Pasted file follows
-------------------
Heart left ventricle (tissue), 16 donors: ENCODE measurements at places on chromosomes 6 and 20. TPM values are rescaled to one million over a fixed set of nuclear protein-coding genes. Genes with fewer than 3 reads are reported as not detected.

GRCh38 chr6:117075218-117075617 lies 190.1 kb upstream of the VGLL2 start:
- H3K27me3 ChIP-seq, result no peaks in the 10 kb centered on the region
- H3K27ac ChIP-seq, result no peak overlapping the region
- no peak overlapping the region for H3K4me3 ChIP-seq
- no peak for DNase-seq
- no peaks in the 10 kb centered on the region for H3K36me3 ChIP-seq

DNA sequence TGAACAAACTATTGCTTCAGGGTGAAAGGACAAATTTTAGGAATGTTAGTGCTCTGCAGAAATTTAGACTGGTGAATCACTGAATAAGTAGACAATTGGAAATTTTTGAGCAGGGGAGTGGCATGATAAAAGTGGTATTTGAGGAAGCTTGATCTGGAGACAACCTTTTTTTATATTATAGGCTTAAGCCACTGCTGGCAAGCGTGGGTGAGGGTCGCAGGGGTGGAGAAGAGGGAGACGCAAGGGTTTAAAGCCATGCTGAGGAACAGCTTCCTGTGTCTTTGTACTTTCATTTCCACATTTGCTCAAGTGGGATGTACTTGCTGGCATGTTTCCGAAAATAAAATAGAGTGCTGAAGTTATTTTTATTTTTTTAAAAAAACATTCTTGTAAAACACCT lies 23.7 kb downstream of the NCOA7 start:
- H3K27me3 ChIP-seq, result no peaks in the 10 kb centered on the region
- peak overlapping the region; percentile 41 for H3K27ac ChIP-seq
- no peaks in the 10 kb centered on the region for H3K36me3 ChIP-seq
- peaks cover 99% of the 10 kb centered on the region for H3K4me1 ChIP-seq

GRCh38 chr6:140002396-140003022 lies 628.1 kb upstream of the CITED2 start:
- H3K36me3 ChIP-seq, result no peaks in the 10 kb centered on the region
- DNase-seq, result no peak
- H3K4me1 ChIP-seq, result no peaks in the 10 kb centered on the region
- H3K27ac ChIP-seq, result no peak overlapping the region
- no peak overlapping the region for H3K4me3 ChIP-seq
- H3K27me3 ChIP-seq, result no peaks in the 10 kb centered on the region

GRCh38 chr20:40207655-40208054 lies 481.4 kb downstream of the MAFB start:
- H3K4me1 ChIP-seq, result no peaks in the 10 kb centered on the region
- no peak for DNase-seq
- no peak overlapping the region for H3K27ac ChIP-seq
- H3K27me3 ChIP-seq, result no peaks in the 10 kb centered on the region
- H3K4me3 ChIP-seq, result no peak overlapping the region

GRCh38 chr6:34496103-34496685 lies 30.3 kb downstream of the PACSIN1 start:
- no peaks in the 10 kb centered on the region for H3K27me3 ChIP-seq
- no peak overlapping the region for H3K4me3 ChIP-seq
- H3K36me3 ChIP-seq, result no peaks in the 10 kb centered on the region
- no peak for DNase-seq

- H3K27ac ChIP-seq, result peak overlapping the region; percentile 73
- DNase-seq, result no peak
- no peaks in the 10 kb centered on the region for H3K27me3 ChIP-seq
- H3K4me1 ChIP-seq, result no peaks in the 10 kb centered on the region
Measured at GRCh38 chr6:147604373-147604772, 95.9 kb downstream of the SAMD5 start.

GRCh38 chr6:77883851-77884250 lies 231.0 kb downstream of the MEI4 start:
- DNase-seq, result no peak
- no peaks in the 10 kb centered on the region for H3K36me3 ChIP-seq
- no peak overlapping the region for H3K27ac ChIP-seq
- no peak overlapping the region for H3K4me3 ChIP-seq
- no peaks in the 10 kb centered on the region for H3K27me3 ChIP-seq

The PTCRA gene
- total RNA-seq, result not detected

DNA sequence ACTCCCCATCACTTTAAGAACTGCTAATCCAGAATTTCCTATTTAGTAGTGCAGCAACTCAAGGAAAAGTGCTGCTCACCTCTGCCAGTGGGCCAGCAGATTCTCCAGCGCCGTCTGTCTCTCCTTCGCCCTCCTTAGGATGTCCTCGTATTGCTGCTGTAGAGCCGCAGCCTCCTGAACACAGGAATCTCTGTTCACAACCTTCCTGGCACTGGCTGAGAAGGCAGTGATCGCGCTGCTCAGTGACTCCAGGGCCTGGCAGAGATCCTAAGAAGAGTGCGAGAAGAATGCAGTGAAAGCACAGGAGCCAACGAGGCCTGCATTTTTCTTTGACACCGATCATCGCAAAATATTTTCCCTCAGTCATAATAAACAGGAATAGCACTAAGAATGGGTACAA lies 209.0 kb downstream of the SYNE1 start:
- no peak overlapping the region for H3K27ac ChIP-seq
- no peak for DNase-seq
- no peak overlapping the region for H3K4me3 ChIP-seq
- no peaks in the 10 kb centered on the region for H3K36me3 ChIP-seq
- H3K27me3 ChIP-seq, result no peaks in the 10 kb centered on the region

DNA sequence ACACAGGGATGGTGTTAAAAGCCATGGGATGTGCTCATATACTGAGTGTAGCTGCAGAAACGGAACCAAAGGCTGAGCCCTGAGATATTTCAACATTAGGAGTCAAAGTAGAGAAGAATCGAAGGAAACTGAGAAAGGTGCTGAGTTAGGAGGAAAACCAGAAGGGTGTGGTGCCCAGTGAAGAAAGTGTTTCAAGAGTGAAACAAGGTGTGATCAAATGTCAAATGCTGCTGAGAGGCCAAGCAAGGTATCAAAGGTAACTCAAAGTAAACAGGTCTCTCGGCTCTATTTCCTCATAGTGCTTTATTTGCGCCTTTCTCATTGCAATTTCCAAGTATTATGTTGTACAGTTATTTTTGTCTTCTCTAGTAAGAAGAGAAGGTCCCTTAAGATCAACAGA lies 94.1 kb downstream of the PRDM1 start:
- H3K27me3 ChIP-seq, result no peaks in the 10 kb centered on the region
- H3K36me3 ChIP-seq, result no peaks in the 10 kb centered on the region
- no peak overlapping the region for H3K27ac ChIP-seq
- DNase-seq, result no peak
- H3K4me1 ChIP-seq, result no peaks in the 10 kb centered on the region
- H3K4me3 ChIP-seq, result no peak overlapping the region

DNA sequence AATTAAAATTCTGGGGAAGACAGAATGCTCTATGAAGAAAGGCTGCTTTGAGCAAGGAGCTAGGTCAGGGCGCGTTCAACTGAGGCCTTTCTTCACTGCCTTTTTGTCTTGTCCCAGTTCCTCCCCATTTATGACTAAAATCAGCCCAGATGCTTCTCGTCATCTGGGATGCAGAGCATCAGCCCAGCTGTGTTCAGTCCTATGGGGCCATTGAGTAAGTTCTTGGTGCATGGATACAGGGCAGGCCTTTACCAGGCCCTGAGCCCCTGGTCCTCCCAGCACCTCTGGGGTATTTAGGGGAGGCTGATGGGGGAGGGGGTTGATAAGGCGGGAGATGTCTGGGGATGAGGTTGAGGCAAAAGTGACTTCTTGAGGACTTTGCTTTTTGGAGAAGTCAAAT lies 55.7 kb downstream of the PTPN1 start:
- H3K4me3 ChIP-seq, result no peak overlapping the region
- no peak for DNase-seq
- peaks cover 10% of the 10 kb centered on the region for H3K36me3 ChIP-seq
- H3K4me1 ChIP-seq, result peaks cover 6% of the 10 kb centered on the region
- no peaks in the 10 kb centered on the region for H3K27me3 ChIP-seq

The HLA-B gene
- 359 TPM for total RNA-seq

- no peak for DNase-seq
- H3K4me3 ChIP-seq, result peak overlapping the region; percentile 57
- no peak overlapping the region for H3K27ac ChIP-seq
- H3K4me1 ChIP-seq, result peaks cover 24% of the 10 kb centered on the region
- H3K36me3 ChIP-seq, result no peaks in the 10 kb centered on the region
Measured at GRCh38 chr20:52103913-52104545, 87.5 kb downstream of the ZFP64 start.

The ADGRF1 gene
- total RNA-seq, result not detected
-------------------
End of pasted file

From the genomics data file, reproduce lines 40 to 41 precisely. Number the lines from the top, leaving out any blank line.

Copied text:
- no peak overlapping the region for H3K4me3 ChIP-seq
- no peaks in the 10 kb centered on the region for H3K27me3 ChIP-seq